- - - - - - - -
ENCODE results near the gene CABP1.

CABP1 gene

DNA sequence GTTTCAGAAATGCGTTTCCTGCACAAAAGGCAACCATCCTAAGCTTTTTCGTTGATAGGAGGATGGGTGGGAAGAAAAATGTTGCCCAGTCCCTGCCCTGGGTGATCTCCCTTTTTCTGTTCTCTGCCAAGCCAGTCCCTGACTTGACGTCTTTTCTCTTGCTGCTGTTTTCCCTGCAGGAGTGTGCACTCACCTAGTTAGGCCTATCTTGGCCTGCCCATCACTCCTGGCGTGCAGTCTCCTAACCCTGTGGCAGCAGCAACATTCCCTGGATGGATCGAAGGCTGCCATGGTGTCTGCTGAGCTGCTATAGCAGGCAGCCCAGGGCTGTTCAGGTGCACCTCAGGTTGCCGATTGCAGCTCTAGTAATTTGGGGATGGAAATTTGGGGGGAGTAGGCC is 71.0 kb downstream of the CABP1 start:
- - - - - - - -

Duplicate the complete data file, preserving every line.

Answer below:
ENCODE results near the gene CABP1.

CABP1 gene

DNA sequence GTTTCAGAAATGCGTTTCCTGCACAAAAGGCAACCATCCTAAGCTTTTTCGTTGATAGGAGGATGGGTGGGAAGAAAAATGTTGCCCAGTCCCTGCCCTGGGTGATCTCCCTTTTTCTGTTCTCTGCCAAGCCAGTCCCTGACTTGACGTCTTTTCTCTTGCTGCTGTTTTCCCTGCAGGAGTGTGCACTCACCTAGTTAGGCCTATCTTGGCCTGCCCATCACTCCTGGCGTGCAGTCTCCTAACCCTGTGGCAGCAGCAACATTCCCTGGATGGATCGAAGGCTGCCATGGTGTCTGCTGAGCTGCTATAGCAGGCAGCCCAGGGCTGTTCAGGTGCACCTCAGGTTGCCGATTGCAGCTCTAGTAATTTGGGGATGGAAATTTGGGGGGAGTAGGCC is 71.0 kb downstream of the CABP1 start: